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Getty Villa Announces New Free Programs

Next month, the Getty Villa partners with Zócalo Public Square for a discussion about what ancient civilizations can teach us about living sustainably; Egyptologist Christian Greco shares how cutting-edge research prevents ancient artefacts from “dying”; and art historian John C. Welchman discusses the influence of Plato’s thinking on artists Edward Hopper, Mark Rothko, and Mike Kelley.

One of the SMC Community Education classes being offered this spring is 'Photographing at a Museum: Spring at the Getty Villa.'
Getty Villa.

What Can the Ancient World Teach Us About Living Sustainably?
Wednesday, May 2, 2018, at 7:30 pm

The Barbara and Lawrence Fleischman Theater
Co-presented with Zócalo Public Square.

Ancient peoples had sophisticated ideas about living in harmony with nature. From Greek city-states to Mayan civilization, people thought that what humans did could influence both the Earth’s behavior and their own fate. What can the ancients teach us about how collective moral values and social habits impact the world around us? What were the blind spots that sometimes led to ecological catastrophe?

Princeton political scientist Melissa Lane, author of Eco-Republic: What the Ancients Can Teach Us About Ethics, Virtue, and Sustainable Living, archaeologist and director of the UC Santa Barbara MesoAmerican Research Center Anabel Ford, and Yale historian of Ptolemaic Egypt Joseph Manning explore what ancient civilizations can teach us about how to live with nature today. Moderated by Scott Tong, sustainability correspondent for Marketplace.

The Villa Council Presents:
Egyptology Meets Science: Giving Ancient Objects a Voice

Sunday, May 6, 2018, 3:00 p.m.
Villa Auditorium

Christian Greco, director of the Egyptian Museum of Turin, Italy, discusses how his museum breathes new life into old discoveries and prevents artefacts from “dying.” The insights that grow from multidisciplinary research and dialogue generate new ways to tell the stories of the 6,500 objects on display, while cutting-edge scientific collaboration contributes to their long-term preservation. Greco’s enthusiasm for presenting the stunning collection in a new light led to a major renovation with expanded exhibition space, refreshed artefact descriptions, modern displays and lighting, and innovative 3D content.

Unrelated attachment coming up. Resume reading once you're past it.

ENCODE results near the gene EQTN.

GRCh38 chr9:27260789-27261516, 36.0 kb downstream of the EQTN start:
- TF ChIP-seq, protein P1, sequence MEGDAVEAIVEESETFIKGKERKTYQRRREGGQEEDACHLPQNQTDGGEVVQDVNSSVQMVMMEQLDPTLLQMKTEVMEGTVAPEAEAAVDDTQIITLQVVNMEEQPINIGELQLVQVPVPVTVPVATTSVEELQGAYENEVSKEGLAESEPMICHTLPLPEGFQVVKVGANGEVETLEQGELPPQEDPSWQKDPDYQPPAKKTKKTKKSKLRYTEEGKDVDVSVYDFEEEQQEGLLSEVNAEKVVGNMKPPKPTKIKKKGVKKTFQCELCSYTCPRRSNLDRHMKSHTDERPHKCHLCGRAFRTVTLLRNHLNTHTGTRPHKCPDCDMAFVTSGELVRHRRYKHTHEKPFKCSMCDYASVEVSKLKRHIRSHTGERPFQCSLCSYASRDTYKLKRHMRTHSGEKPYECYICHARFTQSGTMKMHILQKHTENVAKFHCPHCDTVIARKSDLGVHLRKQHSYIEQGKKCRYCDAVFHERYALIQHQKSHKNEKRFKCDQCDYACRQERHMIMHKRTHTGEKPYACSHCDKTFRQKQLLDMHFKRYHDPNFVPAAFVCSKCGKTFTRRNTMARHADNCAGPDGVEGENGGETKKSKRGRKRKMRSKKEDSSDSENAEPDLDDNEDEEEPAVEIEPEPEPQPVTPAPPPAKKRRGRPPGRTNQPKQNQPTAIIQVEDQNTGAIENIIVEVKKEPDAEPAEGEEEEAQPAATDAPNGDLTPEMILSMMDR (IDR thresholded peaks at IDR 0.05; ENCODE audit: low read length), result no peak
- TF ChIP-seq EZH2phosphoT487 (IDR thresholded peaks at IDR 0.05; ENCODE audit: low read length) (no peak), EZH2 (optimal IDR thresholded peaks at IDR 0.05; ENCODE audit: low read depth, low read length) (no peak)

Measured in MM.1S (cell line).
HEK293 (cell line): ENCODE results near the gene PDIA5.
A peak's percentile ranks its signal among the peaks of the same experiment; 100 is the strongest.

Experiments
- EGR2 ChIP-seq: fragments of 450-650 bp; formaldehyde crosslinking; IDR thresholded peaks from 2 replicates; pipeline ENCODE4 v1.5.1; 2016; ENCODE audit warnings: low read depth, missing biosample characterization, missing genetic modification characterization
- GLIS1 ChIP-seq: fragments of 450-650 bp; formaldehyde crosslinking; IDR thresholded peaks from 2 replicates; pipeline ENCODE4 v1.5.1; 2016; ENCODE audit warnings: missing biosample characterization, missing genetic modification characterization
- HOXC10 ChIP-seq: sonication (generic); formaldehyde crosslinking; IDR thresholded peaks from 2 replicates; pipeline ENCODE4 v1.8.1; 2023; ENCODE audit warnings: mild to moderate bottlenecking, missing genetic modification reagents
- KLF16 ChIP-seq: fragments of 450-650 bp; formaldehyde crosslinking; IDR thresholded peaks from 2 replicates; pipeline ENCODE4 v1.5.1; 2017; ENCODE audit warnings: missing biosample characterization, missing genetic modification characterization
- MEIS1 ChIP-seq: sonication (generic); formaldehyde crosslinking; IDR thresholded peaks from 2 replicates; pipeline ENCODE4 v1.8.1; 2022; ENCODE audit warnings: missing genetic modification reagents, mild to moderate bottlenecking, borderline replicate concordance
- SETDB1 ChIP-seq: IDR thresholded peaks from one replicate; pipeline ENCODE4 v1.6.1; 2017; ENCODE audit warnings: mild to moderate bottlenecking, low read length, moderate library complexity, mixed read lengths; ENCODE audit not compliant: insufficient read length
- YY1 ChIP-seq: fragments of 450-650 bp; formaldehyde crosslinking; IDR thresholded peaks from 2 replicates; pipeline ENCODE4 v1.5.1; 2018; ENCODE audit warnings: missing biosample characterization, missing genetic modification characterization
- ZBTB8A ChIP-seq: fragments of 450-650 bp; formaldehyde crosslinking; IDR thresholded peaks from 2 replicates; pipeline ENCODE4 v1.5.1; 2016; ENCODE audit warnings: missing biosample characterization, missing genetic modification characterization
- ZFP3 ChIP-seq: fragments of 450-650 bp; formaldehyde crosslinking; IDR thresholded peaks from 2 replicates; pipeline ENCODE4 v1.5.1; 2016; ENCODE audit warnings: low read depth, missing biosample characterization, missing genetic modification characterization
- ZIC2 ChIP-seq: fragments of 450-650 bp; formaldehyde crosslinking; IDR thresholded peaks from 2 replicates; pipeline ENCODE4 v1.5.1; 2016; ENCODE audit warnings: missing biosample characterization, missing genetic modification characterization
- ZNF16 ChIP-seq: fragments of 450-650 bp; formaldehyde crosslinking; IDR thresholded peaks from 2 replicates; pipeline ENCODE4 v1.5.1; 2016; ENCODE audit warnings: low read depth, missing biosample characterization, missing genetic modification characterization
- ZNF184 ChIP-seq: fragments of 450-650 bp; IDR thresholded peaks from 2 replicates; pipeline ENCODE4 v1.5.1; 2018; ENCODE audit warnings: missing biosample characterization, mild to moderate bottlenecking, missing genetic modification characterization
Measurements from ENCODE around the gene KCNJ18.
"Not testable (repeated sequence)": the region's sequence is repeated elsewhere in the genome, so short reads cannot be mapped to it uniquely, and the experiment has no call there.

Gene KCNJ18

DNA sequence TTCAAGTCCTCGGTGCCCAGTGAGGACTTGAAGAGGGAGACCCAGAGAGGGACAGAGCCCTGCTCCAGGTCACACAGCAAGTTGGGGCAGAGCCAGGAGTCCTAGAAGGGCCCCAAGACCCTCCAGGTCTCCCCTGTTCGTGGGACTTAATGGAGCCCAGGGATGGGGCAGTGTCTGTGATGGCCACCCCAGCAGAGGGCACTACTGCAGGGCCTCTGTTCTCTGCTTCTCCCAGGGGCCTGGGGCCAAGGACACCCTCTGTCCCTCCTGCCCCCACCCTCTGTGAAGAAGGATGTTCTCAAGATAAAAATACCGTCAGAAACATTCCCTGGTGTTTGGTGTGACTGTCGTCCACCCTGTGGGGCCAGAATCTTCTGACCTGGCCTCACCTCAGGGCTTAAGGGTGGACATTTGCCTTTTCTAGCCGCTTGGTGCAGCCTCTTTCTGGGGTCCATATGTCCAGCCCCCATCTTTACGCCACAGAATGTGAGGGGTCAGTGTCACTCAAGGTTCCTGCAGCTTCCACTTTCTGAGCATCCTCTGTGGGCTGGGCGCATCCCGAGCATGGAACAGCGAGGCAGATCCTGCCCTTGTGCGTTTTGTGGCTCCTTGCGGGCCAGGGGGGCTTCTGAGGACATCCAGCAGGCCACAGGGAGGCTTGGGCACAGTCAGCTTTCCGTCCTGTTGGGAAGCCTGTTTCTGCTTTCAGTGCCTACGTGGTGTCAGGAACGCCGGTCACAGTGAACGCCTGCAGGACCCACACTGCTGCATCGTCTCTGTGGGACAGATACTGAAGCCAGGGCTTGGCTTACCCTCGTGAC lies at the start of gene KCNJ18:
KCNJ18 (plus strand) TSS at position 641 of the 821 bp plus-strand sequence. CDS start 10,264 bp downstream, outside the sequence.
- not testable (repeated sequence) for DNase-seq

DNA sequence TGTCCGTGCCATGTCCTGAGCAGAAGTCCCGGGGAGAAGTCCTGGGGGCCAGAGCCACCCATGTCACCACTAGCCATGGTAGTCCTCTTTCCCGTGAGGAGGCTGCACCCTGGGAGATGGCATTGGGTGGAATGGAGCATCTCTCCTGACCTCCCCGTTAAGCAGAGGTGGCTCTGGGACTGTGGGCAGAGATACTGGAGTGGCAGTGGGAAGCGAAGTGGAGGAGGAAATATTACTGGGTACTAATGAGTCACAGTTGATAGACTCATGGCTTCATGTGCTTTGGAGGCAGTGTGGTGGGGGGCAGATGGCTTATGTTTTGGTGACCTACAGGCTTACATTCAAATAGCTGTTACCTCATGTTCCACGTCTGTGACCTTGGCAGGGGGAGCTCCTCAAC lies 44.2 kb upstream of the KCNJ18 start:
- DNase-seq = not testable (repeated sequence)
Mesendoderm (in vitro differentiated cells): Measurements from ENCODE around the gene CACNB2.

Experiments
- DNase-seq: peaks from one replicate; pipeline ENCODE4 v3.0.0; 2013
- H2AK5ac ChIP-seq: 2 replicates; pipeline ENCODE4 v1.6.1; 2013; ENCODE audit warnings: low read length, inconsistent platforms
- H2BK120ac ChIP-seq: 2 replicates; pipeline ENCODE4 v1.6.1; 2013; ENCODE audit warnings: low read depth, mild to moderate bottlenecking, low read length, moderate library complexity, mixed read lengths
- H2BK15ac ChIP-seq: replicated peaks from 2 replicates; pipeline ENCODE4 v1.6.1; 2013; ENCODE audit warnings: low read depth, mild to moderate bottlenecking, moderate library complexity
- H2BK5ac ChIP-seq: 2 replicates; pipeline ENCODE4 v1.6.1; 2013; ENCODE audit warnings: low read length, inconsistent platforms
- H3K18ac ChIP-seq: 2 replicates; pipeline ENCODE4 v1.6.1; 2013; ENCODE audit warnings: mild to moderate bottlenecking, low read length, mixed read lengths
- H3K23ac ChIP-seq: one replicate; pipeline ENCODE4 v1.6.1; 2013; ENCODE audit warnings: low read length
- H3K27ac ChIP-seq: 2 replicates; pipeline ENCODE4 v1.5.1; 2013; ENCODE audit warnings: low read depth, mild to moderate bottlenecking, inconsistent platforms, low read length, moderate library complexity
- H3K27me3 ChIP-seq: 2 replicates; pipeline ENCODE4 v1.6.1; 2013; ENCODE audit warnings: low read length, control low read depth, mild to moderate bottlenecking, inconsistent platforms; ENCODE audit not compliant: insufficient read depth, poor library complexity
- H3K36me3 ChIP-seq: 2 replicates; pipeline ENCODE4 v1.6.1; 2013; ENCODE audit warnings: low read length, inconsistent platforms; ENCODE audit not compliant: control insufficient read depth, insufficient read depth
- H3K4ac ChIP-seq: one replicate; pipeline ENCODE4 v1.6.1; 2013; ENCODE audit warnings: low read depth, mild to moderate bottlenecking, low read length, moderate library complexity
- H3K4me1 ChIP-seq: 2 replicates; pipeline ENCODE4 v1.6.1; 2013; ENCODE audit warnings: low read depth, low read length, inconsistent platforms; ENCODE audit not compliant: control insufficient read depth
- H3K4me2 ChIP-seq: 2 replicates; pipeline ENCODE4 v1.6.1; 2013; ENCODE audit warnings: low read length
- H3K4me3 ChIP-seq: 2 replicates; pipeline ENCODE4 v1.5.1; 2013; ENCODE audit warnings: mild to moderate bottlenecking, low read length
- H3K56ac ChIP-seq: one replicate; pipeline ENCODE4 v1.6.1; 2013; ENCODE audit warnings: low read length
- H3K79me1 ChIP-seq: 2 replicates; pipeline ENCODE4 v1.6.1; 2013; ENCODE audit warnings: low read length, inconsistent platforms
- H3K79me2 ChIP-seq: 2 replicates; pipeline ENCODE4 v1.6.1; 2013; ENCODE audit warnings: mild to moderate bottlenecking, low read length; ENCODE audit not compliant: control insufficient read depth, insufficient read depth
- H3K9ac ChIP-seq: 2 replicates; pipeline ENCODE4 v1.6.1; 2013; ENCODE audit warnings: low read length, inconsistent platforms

About Christian Greco
Christian Greco is a noted Egyptologist and director of the Egyptian Museum in Turin, Italy, which houses one of the largest and most important collections of ancient Egyptian antiquities in the world. Dr. Greco was previously professor of Egyptology at the University of Leiden and served as curator of the Egyptian collection at the Museum of Antiquities in Leiden, organizing exhibitions not only in the Netherlands but also in Finland, Spain, and Japan.

Plato in America: Edward Hopper, Mark Rothko, Mike Kelley
Saturday, May 19, 2018, at 2 pm

Villa Auditorium

How do philosophical ideas drive artistic expression? Art historian John C. Welchman traces the influence of Plato’s thinking on three emblematic American artists. Welchman begins with a discussion of Edward Hopper’s enigmatic painting Excursion into Philosophy created in 1959. He explores the Platonic ideas that influenced Mark Rothko’s aesthetic, and describes how Mike Kelley “backed into” a relationship with Plato in one of the live performances and associated installations that launched his career, Plato’s Cave, Rothko’s Chapel, Lincoln’s Profile, first seen in 1986.

This program complements the exhibition “Plato in LA: Contemporary Artists’ Visions” on view through September 3, 2018.

About John C. Welchman
John C. Welchman is Professor of art history in the Visual Arts department at the University of California, San Diego and Chair of the Mike Kelley Foundation for the Arts. He specializes in modern and contemporary art history and critical theory. His books on art include Modernism Relocated: Towards a Cultural Studies of Visual Modernity (Allen & Unwin, 1995), Invisible Colours: A Visual History of Titles (Yale, 1997), Art After Appropriation: Essays on Art in the 1990s (Routledge, 2001) and Guillaume Bijl (JRP|Ringier, 2016).

All programs are free but an advanced ticket is required. Tickets are available by calling 310-440-7300 or at http://www.getty.edu/360/.

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The J. Paul Getty Museum collects Greek and Roman antiquities, European paintings, drawings, manuscripts, sculpture and decorative arts to 1900, as well as photographs from around the world to the present day. The Museum’s mission is to display and interpret its collections, and present important loan exhibitions and publications for the enjoyment and education of visitors locally and internationally. This is supported by an active program of research, conservation, and public programs that seek to deepen our knowledge of and connection to works of art.

Visiting the Getty Villa the Getty Villa is open Wednesday through Monday10 a.m. to 5 p.m. It is closed Tuesdays, Thanksgiving, December 25 (Christmas Day), and January 1.

Admission to the Getty Villa is always free, but a ticket is required for admission. Tickets can be ordered in advance, or on the day of your visit, at www.getty.edu/visit or at (310) 440-7300. Parking is $15 per car, but reduced to $10 after 3 p.m.Groups of 15 or more must make reservations by phone. For more information, call (310) 440-7300 (English or Spanish); (310) 440-7305 (TTY line for the deaf or hearing impaired). The Getty Villa is at 17985 Pacific Coast Highway, Pacific Palisades, California. Same-day parking at both Museum locations (Getty Center and Getty Villa) is available for $15 through the Getty’s Pay Once, Park Twice program.

Additional information is available at www.getty.edu.

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